Arkansas Governor Asa Hutchinson visited Arkansas High School on Wednesday for the announcement of the Texarkana, Ark., School District's receiving a $14,787,921 federal Magnet Schools Assistance Program grant from the U.S. Department of Education.
Paid over a five-year period, the funds will be used for the district's Montage Project, an innovative Science, Technology, Engineering and Mathematics program which will continue the STEM thread from the district's elementary schools to College Hill Middle School, North Heights Junior High and Arkansas High.
Hutchinson said TASD is the only school district in Arkansas to receive a MSAP grant, which he calls a "game changer" for not only the school, but also the community, the city and the state.
"Arkansas is forging ahead in STEM education and this not only fits in with what we want to do statewide and as a nation, but it also surges ahead in Texarkana, Ark., School District to lead our efforts here in the state," he said. He added that the grant, which is one of 32 the Department of Education gave to schools across the country this year, is also one of the largest given.
During his tenure, Hutchinson has worked to develop STEM programs throughout Arkansas, and said the state is at a critical point of success in STEM education.
"Arkansas is leading the nation in computer science education," he said. "We started this initiative because it is important for the jobs and skills that are needed for the future. Right now, we have 5,500 students in Arkansas taking some type of computer science courses. We want to see that number go up."
TASD Superintendent Dr. Becky Kesler said providing students with those technical skills has brought many challenges, and that with these additional funds, they'll be able to overcome those.
"We are currently preparing our students for jobs that don't yet exist, using technology that hasn't even been invented to solve problems that don't even know are problems. Our educational system is tasked with preparing students for a rapidly changing world where it is difficult to predict what challenges lie ahead," she said. "As more and more and more businesses become digital, the demand for workers with highly technical abilities is increasing faster than they can be supplied. For students to be successful in the future, they must learn to be thinkers and problem solvers."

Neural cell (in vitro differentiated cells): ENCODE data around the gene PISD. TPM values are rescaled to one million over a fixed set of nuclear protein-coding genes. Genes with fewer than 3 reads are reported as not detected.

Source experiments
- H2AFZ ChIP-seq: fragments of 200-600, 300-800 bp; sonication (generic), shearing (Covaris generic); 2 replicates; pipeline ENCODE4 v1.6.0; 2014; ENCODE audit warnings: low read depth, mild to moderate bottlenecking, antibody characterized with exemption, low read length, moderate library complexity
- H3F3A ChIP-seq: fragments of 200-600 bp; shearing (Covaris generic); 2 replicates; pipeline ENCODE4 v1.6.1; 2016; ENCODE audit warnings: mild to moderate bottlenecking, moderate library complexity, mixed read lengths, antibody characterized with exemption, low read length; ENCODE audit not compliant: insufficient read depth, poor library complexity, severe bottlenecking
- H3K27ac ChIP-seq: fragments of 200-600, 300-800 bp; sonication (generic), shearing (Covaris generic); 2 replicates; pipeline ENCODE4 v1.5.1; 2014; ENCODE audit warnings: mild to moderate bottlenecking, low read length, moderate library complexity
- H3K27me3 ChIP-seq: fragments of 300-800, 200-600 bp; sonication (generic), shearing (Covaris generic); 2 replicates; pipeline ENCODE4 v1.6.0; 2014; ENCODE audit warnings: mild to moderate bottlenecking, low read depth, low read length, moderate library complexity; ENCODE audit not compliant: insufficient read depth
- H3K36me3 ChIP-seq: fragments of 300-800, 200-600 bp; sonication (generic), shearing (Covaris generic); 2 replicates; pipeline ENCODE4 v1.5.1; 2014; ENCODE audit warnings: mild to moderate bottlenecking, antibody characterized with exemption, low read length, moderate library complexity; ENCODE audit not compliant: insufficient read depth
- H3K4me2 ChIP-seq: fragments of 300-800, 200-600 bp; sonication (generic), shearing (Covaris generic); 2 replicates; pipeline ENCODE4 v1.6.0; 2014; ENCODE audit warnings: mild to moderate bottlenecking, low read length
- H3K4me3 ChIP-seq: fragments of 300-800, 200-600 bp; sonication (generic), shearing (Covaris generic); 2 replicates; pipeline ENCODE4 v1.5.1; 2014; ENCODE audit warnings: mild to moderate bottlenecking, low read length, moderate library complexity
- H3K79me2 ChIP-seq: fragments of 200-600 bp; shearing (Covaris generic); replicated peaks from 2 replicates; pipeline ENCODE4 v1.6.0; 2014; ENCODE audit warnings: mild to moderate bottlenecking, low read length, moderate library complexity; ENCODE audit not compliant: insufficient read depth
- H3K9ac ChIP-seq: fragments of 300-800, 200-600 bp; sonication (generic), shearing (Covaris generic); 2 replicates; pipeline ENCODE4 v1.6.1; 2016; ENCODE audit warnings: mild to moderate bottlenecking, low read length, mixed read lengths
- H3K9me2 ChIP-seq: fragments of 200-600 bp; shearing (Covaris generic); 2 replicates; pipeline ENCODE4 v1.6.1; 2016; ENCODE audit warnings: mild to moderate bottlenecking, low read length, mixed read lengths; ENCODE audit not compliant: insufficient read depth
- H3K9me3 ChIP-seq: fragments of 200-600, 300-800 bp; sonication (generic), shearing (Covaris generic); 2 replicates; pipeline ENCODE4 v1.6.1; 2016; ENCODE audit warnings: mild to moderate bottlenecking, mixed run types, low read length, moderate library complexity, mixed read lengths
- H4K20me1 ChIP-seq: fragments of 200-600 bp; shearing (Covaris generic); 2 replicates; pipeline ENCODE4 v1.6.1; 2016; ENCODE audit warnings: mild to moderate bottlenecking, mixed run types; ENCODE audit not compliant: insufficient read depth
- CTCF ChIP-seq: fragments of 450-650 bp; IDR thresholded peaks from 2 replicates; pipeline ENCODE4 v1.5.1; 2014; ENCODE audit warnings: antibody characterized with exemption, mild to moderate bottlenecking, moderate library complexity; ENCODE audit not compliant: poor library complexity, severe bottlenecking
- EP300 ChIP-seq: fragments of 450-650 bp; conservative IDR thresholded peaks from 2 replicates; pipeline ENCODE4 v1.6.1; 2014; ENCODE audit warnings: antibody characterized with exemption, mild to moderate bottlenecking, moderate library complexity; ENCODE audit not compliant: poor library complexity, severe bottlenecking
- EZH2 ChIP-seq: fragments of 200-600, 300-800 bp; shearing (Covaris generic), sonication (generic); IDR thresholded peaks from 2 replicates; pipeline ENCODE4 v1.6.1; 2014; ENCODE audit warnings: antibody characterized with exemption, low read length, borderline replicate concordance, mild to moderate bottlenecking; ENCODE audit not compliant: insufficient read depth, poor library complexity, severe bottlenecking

In 2013, the district received $9.4 million to fund the Leadership and Entrepreneurship through the Arts and Design Project, which implemented at the elementary level. It focused on teaching students in kindergarten through eighth grade critical thinking skills, service, learning and citizenship as they prepared for success at the secondary level. The Montage grant will pick up where that one left off, and allow those students who learned STEM when they were younger to continue their studies at the middle and high school level.
Kesler said "the possibilities will be endless" with the Montage grant and that students will be able to choose from courses including programming, game design, interactive storytelling and digital art, along with those in engineering and manufacturing. Classrooms will also be transformed to look like work spaces in technical companies and the district will achieve a 1:1 student-to-technology ratio.
"Science, technology, engineering and math touches every aspect of our lives," she said. "STEM drives innovation in our fast-changing global economy. STEM is vital for the future of TASD, the future of Texarkana, the future of Arkansas and most importantly, STEM is vital for the future of our students."